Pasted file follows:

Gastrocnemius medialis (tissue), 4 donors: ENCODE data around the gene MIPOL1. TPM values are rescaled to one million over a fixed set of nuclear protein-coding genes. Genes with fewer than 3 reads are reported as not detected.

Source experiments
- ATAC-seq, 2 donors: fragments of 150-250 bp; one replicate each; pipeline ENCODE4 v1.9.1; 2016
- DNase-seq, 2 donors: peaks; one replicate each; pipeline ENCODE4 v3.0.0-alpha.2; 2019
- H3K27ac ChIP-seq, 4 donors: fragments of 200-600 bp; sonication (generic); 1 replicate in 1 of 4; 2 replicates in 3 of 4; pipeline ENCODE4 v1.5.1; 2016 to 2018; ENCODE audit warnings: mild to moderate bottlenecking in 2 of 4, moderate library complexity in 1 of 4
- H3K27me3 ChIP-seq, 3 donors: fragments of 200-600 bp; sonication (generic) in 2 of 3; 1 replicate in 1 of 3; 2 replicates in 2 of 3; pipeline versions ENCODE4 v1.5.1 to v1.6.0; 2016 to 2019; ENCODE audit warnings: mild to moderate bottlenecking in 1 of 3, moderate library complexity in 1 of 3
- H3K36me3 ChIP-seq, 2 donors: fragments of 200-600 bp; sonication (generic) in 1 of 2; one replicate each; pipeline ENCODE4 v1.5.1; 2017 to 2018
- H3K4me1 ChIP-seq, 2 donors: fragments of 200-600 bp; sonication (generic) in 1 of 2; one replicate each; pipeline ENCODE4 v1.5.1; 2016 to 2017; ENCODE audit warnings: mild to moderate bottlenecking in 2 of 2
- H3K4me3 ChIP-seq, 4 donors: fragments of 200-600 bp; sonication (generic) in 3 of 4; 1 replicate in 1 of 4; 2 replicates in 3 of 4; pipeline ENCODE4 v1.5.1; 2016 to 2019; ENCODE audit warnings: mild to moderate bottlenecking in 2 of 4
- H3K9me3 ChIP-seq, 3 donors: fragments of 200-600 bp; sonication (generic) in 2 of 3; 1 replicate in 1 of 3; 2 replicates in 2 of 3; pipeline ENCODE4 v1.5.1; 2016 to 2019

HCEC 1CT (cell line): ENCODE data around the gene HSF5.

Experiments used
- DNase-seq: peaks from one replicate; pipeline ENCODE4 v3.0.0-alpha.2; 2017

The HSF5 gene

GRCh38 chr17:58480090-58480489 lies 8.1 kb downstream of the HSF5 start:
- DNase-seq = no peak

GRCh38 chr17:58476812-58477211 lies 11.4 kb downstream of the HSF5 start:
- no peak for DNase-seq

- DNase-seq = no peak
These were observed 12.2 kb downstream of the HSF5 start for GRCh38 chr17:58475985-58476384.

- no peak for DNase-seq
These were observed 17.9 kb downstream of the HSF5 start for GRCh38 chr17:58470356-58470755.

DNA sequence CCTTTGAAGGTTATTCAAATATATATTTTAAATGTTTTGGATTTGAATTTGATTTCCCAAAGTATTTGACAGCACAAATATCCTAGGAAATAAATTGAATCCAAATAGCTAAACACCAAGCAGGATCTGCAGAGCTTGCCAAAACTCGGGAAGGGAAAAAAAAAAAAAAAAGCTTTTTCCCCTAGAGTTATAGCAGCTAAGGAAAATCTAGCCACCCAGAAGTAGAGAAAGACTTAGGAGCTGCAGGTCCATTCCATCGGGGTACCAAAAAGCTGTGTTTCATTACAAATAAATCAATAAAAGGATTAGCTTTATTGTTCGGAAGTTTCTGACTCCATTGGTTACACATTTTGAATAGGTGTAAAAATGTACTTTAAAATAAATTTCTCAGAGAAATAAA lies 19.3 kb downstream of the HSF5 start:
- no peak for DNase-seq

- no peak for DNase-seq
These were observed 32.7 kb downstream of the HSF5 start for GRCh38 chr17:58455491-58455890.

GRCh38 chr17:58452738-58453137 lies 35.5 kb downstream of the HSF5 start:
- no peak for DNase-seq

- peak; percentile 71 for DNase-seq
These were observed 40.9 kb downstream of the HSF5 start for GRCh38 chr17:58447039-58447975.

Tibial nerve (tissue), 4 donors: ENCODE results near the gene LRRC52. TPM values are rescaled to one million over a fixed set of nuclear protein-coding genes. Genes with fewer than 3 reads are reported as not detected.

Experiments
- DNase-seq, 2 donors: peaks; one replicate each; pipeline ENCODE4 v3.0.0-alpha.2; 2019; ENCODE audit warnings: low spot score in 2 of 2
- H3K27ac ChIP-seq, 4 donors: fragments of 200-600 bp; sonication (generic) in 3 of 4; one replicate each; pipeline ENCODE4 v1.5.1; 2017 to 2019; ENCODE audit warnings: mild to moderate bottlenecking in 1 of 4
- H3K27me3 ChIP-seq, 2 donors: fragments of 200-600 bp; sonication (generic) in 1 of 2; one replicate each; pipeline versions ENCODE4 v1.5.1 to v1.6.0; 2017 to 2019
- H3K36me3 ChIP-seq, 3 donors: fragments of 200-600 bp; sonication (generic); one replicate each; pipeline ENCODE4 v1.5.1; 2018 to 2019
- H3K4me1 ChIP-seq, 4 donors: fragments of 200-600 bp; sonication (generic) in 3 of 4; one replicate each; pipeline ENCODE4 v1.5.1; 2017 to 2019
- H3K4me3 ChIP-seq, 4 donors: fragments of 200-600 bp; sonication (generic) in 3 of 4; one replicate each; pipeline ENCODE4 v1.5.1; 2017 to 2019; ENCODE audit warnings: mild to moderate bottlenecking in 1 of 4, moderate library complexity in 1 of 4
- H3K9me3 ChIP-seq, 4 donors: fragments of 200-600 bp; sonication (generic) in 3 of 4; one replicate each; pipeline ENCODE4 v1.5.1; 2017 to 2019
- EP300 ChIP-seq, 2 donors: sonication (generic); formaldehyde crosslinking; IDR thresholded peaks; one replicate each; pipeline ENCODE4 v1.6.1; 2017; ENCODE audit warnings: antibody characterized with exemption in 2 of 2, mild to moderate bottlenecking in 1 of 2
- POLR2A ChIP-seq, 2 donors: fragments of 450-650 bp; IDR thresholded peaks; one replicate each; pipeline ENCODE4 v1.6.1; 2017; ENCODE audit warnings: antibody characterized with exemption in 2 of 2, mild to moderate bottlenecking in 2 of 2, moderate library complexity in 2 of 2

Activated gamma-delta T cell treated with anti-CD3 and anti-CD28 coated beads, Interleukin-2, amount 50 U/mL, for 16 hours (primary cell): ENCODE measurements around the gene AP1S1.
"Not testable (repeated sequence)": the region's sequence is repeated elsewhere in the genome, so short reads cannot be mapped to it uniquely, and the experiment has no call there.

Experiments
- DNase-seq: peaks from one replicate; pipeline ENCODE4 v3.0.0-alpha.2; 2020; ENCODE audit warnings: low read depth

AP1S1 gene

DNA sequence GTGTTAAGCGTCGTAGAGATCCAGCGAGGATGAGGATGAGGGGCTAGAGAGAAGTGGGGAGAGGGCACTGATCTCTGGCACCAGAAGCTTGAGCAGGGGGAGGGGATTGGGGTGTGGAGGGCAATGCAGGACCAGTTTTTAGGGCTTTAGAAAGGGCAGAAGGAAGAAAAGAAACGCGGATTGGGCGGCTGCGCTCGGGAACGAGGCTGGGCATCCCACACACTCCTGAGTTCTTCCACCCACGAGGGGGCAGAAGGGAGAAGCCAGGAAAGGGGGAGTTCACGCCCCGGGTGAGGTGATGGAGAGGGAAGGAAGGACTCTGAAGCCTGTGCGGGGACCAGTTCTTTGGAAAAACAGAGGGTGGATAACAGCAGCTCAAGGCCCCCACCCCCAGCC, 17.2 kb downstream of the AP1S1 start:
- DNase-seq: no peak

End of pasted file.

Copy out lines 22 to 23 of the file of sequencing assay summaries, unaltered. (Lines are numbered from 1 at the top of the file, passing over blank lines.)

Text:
These were observed 17.9 kb downstream of the HSF5 start for GRCh38 chr17:58470356-58470755.

DNA sequence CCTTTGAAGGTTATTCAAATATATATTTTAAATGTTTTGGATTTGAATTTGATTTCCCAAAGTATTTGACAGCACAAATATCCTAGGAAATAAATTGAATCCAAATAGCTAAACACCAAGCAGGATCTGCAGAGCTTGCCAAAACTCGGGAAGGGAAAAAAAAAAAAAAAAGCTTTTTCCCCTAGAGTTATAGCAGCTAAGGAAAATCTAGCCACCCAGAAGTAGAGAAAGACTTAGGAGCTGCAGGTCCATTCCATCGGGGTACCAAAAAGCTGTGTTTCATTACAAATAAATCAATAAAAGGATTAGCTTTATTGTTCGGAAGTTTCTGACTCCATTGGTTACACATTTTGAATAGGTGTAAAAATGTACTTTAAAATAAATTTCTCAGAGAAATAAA lies 19.3 kb downstream of the HSF5 start: